6 GHz frequency modulated radar


I’ve for some time now wanted to do more RF design. Although I have taken some RF design courses, I haven’t actually made a single RF design before. But you can’t learn without doing and inspired by the MIT coffee can radar designed by Gregory Charvat, I figured that building a radar should be a doable project that would offer some challenge while also having some real world use.

The simplest radar is a continuous wave Doppler radar, which continuously transmit a constant frequency signal. This signal reflects from a moving target and Doppler shift causes reflected signal to change frequency. This reflected signal is then received and mixed with the transmitted signal. Mixer product is the difference of the frequencies which is proportional to the speed of the target. This kind of radar is very simple to make, in fact there are even some children’s toys. Unfortunately it can’t detect the range of the target and isn’t that exiting.

A little more sophisticated radar which can detect also the range can be made by modulating the frequency of the transmitted signal. This kind of radar is called continuous wave frequency modulated radar (FMCW radar).

Radar transmits a chirp, which increases linearly with the frequency. This chirp is then radiated with the antenna, it reflects from the target and is received by the receiving antenna. On the reception side received and undelayed copy transmitted chirps go to the mixer. Because received chirp reflected from the target, but copy of the transmitted chirp is undelayed there is delay between the signals. This causes mixer output to have a low frequency signal which frequency depends on the distance to the target. When there are several targets the output signal is sum of different frequencies and the distances to the targets can be recovered with Fourier transform.

6 GHz frequency modulated radar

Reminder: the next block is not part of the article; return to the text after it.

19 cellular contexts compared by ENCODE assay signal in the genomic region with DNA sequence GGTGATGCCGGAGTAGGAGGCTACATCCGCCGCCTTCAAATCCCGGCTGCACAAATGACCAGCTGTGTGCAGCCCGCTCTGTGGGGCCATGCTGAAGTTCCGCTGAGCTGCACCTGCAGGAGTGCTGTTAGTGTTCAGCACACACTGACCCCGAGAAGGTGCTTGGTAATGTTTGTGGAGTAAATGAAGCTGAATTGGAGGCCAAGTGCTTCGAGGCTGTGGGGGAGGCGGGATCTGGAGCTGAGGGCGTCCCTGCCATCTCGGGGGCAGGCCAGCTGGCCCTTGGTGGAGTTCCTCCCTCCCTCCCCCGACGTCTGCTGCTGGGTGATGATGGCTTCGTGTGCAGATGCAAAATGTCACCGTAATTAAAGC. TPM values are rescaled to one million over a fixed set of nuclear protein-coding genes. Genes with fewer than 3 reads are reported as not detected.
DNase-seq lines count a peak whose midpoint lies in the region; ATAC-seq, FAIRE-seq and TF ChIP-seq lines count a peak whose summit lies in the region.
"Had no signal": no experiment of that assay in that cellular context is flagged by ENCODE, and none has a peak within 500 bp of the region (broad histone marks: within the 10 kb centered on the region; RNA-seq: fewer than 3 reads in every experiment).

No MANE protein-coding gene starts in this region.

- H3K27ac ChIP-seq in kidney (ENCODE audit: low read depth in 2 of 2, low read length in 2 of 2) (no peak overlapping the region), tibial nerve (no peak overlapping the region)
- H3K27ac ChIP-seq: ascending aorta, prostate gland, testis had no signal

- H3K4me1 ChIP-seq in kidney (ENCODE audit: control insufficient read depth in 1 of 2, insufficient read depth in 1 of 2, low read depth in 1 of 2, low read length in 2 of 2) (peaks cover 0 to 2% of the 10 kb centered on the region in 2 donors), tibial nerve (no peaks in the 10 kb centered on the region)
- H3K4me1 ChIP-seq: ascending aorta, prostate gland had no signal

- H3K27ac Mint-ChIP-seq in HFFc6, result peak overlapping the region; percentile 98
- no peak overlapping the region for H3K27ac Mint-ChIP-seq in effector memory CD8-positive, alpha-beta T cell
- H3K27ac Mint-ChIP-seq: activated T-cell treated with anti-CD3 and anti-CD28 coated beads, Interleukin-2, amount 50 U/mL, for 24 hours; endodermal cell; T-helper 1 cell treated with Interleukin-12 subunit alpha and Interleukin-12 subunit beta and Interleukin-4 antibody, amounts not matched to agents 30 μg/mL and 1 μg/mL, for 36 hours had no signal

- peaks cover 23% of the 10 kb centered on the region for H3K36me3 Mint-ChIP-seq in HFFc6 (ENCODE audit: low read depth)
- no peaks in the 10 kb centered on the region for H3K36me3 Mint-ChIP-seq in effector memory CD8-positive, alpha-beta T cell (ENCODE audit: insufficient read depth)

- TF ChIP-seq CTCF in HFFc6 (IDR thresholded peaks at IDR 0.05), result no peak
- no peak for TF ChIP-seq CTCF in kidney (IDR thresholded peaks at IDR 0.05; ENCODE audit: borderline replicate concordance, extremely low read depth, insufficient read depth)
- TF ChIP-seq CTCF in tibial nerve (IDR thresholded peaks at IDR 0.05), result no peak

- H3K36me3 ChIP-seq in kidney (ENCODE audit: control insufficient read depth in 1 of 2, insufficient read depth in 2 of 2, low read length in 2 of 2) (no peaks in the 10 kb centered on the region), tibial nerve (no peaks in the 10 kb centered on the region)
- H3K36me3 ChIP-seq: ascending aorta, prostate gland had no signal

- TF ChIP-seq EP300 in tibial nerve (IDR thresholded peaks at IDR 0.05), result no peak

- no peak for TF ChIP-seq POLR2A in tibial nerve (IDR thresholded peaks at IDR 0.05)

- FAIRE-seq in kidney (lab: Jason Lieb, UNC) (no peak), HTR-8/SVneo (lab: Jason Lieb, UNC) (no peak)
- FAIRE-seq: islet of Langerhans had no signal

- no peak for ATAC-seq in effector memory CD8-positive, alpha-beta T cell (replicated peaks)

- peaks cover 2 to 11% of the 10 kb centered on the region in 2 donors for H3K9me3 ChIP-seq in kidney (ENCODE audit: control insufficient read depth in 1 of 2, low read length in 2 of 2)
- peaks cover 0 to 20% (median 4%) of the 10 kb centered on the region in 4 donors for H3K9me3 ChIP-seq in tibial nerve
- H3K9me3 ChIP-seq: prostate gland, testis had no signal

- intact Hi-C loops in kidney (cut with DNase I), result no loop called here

FMCW radar block diagram

Glossary of the terms in the block diagram:

  • MCU – Microcontroller
  • VCO – Voltage controller oscillator
  • PA – Power amplifier
  • LNA – Low noise amplifier
  • ADC – Analog to digital converter
  • FFT – Fast Fourier transform

Transmitted signal is: f(t)=sin(2π(f0+f1trampt+f0)t)f(t)=sin(2π(f0+f1trampt+f0)t) and the received signal is a delayed copy of it, f(ttd)f(t−td). Mixer multiplies these signals, outputting two frequencies which are the sum and difference of the multiplied signals. These can be solved using the trigonometric identity: sinϕsinθ=12(cos(ϕθ)cos(ϕ+θ))sin⁡ϕsin⁡θ=12(cos⁡(ϕ−θ)−cos⁡(ϕ+θ)). Sum frequency is too high to be detected and is filtered out. Frequency of the difference term gives: fdiff=td(f1f0)trampfdiff=td(f1−f0)tramp. Since electromagnetic waves travel at the speed of light delay of the received signal is twice the distance to the target divided by the speed of light. Distance to the target in terms of the detector frequency can be solved to be: d=cfdifftramp2(f1f0)d=cfdifftramp2(f1−f0).

For example with f0f0 = 6 GHz, f1f1 = 6.1 GHz, tramptramp = 5 ms, dd = 100 m the output detector output frequency is 13.3 kHz, which is low enough to be detected with very cheap equipment. Even a PC soundcard would have enough bandwidth and this is actually how the MIT coffee can radar works.

How about the Doppler shift? It can be found out in two ways. If the frequency waveform is sawtooth wave, then we can take multiple consecutive range measurements and then take another FFT over them. Because movement of the target also changes the distance to it speed can be recovered and distance corrected.


For more detail: 6 GHz frequency modulated radar

About The Author

Ibrar Ayyub

I am an experienced technical writer holding a Master's degree in computer science from BZU Multan, Pakistan University. With a background spanning various industries, particularly in home automation and engineering, I have honed my skills in crafting clear and concise content. Proficient in leveraging infographics and diagrams, I strive to simplify complex concepts for readers. My strength lies in thorough research and presenting information in a structured and logical format.

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